Title:
Radiofrequency encoded chemical library synthesis particles method
Kind Code:
A1


Abstract:
A radiofrequency encoded chemical library synthesis particle which comprises a read-only radiofrequency tag linked to a solid phase. Chemical libraries synthesised on such particles and their use in biological screening methods.



Inventors:
Corless, Anthony Robert (Middlesex, GB)
Wenn, David Andrew (Middlesex, GB)
Application Number:
09/971112
Publication Date:
08/29/2002
Filing Date:
10/05/2001
Assignee:
CORLESS ANTHONY ROBERT
WENN DAVID ANDREW
Primary Class:
Other Classes:
436/501, 455/226.1, 435/7.1
International Classes:
B01J19/00; C07B61/00; C40B70/00; (IPC1-7): G01N33/53; G01N33/543; G01N33/566; H04B17/00
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Primary Examiner:
PONNALURI, PADMASHRI
Attorney, Agent or Firm:
Fleit Intellectual Property Law (MIAMI, FL, US)
Claims:
1. A radiofrequency encoded chemical library synthesis particle which comprises a read-only radiofrequency tag linked to a solid phase.

2. A synthesis particle as claimed in claim 1 wherein the radiofrequency tag comprises EEPROM memory.

3. A synthesis particle as claimed in claim 1 wherein the radiofrequency tag comprises hard wired links to provide a read only memory.

4. A synthesis particle as claimed in any previous claim wherein the read-only radiofrequency tag is remotely-powered.

5. A synthesis particle as claimed in any previous claim wherein the read-only radiofrequency tag has an area of 2 mm2 or smaller.

6. A synthesis particle as claimed in any one of the previous claims wherein the read-only radiofrequency tag is linked to the solid support so as to form an integral composite particle.

7. A synthesis particle as claimed in claim 6 wherein the tag is firstly encapsulated in an inert protective material.

8. A synthesis particle as claimed in claim 6 wherein the tag is associated with resin as a substantially flat faced structure.

9. A chemical library immobilised on a plurality of radiofrequency encoded synthesis particles according to any one of the previous claims, each particle having one or more members of the library on it and having a unique radiofrequency code.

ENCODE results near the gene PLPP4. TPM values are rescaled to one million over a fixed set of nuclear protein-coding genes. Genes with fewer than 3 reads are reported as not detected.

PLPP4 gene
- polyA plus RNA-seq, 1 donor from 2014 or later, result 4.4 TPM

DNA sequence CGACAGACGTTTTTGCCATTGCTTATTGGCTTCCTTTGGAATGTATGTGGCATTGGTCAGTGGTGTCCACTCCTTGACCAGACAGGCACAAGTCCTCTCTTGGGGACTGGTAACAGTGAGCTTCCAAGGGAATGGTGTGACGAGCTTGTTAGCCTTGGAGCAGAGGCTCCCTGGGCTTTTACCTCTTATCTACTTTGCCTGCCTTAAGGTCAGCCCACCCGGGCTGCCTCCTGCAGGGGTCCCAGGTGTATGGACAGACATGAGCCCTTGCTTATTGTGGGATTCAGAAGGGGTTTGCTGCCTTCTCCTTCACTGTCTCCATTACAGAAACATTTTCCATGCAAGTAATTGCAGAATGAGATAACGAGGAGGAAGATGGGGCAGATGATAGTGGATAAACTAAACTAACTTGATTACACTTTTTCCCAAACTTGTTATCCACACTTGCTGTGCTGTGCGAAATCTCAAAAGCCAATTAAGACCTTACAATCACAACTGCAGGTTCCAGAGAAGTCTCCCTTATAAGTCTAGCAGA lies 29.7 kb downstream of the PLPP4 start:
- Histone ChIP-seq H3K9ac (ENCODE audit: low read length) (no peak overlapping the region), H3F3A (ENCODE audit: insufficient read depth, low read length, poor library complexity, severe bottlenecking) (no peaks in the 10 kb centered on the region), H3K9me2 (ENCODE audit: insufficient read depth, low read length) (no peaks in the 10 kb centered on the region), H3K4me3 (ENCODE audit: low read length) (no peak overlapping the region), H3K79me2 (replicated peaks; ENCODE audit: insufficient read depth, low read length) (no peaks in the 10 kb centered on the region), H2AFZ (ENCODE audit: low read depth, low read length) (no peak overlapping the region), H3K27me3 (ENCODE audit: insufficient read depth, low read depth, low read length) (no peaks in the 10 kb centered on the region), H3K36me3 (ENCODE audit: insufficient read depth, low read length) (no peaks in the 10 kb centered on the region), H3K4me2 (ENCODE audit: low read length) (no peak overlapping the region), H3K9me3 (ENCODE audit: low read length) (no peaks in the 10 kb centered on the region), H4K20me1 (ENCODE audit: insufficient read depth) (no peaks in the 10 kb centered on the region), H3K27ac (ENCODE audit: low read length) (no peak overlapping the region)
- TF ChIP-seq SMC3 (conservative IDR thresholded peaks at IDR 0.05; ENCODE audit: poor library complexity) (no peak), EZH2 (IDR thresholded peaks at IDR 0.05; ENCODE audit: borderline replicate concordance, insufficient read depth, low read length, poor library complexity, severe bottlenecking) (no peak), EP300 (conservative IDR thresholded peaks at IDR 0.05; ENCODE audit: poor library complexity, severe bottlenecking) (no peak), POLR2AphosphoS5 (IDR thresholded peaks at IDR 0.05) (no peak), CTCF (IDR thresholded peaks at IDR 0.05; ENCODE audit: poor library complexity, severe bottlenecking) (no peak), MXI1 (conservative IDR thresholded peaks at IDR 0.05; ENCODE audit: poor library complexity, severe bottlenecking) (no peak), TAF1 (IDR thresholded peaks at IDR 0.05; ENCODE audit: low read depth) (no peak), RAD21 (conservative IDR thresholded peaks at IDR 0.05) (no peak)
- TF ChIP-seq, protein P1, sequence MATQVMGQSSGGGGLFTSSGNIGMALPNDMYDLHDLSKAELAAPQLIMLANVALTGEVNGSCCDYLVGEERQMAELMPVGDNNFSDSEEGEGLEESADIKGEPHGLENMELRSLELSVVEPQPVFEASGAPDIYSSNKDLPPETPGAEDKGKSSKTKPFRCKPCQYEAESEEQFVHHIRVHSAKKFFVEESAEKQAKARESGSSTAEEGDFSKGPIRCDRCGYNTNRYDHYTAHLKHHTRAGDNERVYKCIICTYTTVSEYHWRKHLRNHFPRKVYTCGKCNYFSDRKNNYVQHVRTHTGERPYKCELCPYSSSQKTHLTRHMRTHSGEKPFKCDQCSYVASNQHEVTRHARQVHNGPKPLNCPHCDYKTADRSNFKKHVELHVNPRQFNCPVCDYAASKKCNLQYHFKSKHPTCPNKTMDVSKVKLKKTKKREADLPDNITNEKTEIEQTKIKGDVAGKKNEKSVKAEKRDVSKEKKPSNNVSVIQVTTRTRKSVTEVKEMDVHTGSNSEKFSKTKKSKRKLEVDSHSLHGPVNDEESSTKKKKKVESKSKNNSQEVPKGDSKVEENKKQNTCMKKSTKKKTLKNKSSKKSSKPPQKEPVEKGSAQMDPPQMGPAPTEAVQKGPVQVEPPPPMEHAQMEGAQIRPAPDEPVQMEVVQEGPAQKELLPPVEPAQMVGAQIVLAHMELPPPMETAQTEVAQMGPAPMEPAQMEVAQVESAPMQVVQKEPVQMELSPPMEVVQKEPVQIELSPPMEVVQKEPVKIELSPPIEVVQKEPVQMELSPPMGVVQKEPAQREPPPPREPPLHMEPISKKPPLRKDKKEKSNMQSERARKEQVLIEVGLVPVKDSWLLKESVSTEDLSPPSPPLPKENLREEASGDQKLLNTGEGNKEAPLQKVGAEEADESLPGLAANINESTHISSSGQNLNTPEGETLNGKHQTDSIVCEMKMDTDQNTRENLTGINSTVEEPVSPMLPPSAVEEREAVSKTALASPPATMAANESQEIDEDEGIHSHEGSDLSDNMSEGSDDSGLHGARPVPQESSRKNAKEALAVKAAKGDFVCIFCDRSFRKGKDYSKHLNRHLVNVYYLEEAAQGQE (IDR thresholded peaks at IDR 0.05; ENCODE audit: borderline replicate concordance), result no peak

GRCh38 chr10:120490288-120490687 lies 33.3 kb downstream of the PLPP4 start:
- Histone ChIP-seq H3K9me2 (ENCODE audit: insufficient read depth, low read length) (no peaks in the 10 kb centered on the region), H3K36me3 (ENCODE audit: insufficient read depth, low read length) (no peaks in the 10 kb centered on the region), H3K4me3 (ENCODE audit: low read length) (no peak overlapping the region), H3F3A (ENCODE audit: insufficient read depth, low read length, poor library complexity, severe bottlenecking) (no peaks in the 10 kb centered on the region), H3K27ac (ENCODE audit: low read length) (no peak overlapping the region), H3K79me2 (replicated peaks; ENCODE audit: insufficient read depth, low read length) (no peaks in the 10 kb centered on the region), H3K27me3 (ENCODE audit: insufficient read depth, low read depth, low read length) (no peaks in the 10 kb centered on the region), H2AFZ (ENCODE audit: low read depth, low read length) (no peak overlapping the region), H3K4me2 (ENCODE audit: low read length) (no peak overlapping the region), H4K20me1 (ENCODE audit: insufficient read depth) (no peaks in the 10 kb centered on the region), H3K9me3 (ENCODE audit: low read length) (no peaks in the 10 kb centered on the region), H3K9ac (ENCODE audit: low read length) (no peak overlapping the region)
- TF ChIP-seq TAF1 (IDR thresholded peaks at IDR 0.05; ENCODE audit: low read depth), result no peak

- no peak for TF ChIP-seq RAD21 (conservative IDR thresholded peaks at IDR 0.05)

10. A chemical library as claimed in claim 9 wherein each particle has only one member of the library on it.

11. A method for the preparation of a chemical library as claimed in claim 9 or claim 10 wherein the movement of each particle has been tracked during synthesis by reference to its individual tag.

12. A method as claimed in claim 11 wherein the synthesis particles are tracked using a robotic pick and place tool.

13. The use of a chemical library as claimed in claim 9 or claim 10 in screening methods to identify compounds which modulate the activity of a biological of interest.

14. The use as claimed in claim 13 wherein robotic apparatus is used to select library members on a random or directed basis for use in the screening methods.

15. The use as claimed in claim 14 wherein the directed basis is a structure/activity relationship.

16. A robotic “pick and place” machine adapted to read synthesis particles as claimed in any one of claims 1-8.

Description:

METHOD

[0001] Chemical libraries may be assembled by a number of methods, including the ‘combine/mix/divide’, or split synthesis process described by Furka et al (Abstr. 14th int. Congr, Biochem., Prague, Czechoslovakia, 1988, 5, 47; Int. J. Pept. Prot. Res, 1991, 37, 487-493) for creating libraries on polymer beads, in which each bead contains one discrete chemical species. The individual components of the library may. be tested either still attached to the polymer bead on which they were synthesised (Lam et al, Nature, 1991, 354, 82-84) or after cleavage from the bead (Salmon et al, Proc. Nat. Acad. Sci. USA, 1993, 90,11708-11712). If tested while attached to the bead, or cleaved but physically associated with the bead, it is necessary to devise a method of identifying the chemical which is bound to any bead found to be biologically active in the test. Where this compound is a polypeptide this may be achieved by Edman degradation, either directly or after cleavage from the bead (Lam et al, Bioorg. Med. Chem. Lett., 1993, 3, 419-424); oligo nucleotides may be identified by microsequencing techniques (Dower et al, Ann. Rep. Med. Chem., 1991, 26, 271-280). Other small molecules may be identified directly by electrospray, matrix-assisted laser desorption, or time-of-flight secondary ion mass spectrometry techniques, (Brummel et al, Analyt. Chem., 1996, 68, 237-42).